In January of 2007, I was referred to the Family Roots Alliance. They helped me to find an apartment in less than 2 weeks. My son that had been with me in shelter lived there right away, and my other son was able to come home by the end of that month. My daughter was still in foster care, and she was able to come home in June of 2007. The judge was amazed at everything I’d accomplished in less than 6 months—accomplishments that I couldn’t have done without the support of the Family Roots Alliance program. Making changes in your life is hard work. They supported me, but I was the one who had to change. The staff provide support for me and my kids—they don’t just put us in housing and forget about us. Travis, my educational support advocate, was able to help find a school that is a good fit for my kids. My advocates help out with bus fare for school, and with school supplies. My kids now have more one on one time with their teachers, and are learning to control their emotions. Family Roots Alliance also has a Teen Group, and put on different activities that my kids look forward to. They helped my family to be “adopted” so that we could get assistance with Christmas gifts.

Today, I have been sober for over 3 years. I can talk about it with my kids now, but it was a hard transition. My kids weren’t used to a “sober mom,” and had to get used to the adjustment. The advocates at Family Roots Alliance are helping me with my parenting skills, and with helping my kids learn responsibility. When I was using, I would give my kids whatever they wanted—I didn’t know how to manage my priorities and responsibilities, and therefore definitely didn’t have a way to teach my kids about responsibility. My family advocate, Lee, helped me to come up with a system to help me and my kids budget.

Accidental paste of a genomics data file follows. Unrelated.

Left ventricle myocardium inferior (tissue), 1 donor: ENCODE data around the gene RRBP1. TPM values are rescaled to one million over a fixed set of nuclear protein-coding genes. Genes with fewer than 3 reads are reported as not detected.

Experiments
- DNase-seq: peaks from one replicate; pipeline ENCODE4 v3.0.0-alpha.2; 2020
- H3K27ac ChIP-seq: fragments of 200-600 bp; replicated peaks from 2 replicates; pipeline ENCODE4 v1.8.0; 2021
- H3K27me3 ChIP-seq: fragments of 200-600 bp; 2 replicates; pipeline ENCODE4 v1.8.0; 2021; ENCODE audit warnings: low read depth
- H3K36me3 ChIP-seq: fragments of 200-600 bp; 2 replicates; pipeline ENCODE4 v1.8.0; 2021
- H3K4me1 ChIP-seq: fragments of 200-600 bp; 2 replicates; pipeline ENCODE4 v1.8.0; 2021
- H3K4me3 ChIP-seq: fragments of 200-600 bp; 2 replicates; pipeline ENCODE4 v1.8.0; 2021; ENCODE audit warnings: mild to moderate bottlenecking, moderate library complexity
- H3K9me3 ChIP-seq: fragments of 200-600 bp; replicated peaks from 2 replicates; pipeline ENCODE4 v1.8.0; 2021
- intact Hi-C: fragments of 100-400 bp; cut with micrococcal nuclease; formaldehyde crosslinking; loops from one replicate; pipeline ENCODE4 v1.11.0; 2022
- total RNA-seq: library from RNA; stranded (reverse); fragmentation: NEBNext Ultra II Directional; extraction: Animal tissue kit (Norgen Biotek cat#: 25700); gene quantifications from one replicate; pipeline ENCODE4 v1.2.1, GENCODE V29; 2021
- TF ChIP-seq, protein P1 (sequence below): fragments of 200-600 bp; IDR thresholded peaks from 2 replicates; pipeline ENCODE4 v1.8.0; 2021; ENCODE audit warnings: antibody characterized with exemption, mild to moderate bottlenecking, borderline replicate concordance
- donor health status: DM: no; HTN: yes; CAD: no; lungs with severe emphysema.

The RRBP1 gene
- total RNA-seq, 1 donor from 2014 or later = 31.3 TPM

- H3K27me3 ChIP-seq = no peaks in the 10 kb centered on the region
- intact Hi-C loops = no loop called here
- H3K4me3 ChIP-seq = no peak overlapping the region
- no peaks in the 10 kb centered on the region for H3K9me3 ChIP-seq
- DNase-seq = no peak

I want to get to the point where I can help homeless people that are in the situation I used to be in. I want to let folks know that it’s hard to be homeless, but help is out there—don’t be ashamed to ask. I look forward to opening the blinds every morning—I love my new life. When I was addicted and homeless, I didn’t realize my responsibilities—now, with the help of my advocates, I do. I don’t want my kids to make the same mistakes I did. There have been times in my life, even while in this program, that I was ready to give up—if it wasn’t for the Family Roots Alliance staff, I wouldn’t be where I am today. I always try to find a way to work out issues on my own first, but I know that my advocates are only a phone call away. My testimony today isn’t just for myself—it’s for everybody out there who needs a hand up. I hope that my story helps bring about the opportunity for others who were in my situation to turn their lives around, too.

Thank you for listening, and for this opportunity.

Linda Buechner.

Time magazine reports: nearly 1 in 10 children attending public school in Minneapolis is homeless.

In a March 12 article, Time magazine reported that nearly 1 in 10 children attending public school in Minneapolis is homeless. According to preliminary figures, districts are reporting nearly 16% more homeless students in the 2007-08 academic year than in the previous year. Read the full article.

Every school district in the United States has a liaison for homeless and highly mobile students, Elizabeth Hinz is the Minneapolis Public Schools liaison. The Minneapolis school district provides each child a new backpack full of grade appropriate school supplies (paid for by private donations and federal funding). An effort is made to make sure the backpacks aren’t the throw-away kind. “We don’t want backpacks that look like they came from a shelter,” says Hinz, as quoted in the article.

Last year, Simpson family housing programs served 622 children throughout the Twin Cities Metro area. Every school-aged child is assigned an Education Support Advocate (ESA) to help them succeed in school. On an lighter note, advocates report that they do not see a lot of the children in the program bearing the stigma of being homeless or highly mobile.

“I see parents protecting their children from knowing that they are homeless,” says Jean Lloyd, ESA. “Sometimes a child won’t want me to see them at school, but that is usually not the case. I remember one little girl proudly saying out loud ‘This is my advocate!’” Rachel Kuehl, ESA says. Read about a day in the life of a Simpson Education Support Advocate.